WASHINGTON, D.C. – Today, the Consumer Financial Protection Bureau (CFPB) proposed a rule that would accelerate a shift toward open banking, where consumers would have control over data about their financial lives and would gain new protections against companies misusing their data. The proposed Personal Financial Data Rights rule activates a dormant provision of law enacted by Congress more than a decade ago. It would jumpstart competition by forbidding financial institutions from hoarding a person’s data and by requiring companies to share data at the person’s direction with other companies offering better products. The proposed rule would allow people to break up with banks that provide bad service and would forbid companies that receive data from misusing or wrongfully monetizing the sensitive personal financial data.
“With the right consumer protections in place, a shift toward open and decentralized banking can supercharge competition, improve financial products and services, and discourage junk fees,” said CFPB Director Rohit Chopra. “Today, we are proposing a rule to give consumers the power to walk away from bad service and choose the financial institutions that offer the best products and prices.”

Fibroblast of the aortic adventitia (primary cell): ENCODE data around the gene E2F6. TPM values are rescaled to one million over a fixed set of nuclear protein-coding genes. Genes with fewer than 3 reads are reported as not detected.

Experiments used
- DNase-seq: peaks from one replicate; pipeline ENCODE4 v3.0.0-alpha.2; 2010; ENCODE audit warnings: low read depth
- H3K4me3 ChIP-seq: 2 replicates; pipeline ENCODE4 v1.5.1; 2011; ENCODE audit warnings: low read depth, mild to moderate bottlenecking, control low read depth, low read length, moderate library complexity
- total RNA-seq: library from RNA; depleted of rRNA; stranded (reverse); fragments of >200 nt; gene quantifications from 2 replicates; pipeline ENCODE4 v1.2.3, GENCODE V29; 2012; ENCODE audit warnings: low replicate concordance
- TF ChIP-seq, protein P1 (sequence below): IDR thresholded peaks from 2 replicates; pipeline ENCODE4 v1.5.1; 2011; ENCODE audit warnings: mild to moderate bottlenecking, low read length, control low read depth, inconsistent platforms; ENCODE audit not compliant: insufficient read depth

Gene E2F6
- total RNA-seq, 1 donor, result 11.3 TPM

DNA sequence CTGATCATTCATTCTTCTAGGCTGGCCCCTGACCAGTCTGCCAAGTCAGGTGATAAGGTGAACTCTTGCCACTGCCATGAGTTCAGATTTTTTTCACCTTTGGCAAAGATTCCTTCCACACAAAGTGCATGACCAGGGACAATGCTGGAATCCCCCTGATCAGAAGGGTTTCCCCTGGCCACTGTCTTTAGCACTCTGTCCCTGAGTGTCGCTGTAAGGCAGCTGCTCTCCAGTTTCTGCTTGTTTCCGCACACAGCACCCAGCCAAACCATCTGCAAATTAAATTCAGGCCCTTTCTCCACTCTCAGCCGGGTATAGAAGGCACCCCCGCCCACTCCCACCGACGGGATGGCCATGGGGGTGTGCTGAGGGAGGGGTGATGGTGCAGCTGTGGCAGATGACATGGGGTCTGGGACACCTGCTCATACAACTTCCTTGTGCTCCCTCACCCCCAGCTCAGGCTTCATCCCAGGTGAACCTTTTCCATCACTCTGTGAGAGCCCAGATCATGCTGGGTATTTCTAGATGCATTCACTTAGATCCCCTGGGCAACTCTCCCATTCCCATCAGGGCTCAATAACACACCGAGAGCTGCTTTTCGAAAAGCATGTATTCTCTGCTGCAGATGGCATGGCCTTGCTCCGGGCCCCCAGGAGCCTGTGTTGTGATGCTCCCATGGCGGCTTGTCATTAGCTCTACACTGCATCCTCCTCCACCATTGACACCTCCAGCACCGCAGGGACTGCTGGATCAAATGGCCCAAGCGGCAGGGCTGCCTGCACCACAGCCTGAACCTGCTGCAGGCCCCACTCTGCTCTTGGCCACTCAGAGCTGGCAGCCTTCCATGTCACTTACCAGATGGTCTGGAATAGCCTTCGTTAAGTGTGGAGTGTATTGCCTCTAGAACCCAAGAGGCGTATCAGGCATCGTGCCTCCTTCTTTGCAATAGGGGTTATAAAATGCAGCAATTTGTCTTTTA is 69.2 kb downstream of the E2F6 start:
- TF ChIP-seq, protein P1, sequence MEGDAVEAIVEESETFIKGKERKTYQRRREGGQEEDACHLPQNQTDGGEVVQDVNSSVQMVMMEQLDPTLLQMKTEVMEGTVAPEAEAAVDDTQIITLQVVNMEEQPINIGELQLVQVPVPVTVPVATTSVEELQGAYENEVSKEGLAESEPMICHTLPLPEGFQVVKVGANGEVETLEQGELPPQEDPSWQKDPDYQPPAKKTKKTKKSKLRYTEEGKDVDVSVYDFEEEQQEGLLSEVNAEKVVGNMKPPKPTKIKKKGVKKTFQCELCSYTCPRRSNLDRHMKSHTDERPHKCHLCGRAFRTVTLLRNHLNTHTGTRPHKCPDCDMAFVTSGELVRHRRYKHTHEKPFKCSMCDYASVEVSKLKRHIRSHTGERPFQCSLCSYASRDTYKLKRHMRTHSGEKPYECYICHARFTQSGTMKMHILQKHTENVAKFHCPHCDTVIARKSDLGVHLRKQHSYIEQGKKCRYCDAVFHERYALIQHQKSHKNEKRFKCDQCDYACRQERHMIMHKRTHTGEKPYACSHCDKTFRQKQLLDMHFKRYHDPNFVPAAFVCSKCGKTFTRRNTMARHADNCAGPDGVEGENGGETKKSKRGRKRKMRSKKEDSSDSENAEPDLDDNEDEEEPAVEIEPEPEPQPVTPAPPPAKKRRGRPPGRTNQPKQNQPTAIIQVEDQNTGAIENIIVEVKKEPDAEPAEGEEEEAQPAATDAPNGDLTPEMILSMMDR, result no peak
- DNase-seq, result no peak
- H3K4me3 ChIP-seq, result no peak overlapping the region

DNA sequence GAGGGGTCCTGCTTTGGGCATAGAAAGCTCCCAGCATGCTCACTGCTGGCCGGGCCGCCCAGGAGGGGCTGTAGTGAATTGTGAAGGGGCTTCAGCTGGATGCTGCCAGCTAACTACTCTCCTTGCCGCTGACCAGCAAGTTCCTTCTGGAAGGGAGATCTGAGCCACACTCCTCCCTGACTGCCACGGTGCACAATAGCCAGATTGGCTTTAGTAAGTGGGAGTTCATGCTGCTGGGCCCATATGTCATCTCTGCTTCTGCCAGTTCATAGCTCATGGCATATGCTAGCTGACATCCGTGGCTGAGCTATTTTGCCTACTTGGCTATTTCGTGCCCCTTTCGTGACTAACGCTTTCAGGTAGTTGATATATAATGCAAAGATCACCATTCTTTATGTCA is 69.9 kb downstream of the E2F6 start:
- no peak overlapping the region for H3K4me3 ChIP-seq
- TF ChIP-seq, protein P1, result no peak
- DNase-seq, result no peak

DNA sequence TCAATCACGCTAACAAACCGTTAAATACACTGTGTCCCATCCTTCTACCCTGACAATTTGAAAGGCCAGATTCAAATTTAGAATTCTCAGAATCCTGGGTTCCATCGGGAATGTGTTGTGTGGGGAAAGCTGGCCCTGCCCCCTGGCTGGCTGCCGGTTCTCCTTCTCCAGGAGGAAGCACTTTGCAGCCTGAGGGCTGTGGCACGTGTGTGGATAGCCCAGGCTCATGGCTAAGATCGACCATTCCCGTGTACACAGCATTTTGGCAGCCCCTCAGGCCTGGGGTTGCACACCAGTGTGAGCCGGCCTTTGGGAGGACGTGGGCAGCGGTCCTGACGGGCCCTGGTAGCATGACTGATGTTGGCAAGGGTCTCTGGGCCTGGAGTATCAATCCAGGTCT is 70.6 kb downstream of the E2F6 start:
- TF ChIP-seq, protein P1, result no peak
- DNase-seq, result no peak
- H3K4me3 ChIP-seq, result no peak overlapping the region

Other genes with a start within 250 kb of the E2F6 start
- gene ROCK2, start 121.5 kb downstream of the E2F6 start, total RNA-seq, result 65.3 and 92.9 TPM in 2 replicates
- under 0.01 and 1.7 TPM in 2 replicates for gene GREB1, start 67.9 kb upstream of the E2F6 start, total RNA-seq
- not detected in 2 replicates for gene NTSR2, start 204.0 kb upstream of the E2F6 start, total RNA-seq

Currently, people’s access to their financial data is inconsistent from one financial institution to another. Even among companies that do share data at a customer’s request, the terms of the sharing vary greatly. This lack of norms in the market allows incumbents to play games to their own customers’ detriment – including hiding or obscuring important data points like prices. This undercuts the ability of small or upstart institutions to compete with incumbents, even when people want their data shared.
Under the proposed Personal Financial Data Rights rule, people would have the power to share data about their use of checking and prepaid accounts, credit cards, and digital wallets. This would allow them to access competing products and services without worrying that their data might be collected, used, or retained to serve commercial interests over their own. Importantly, people could be certain that their data would be used only for their own preferred purpose—and not for financial institutions or tech companies to surveil and manipulate.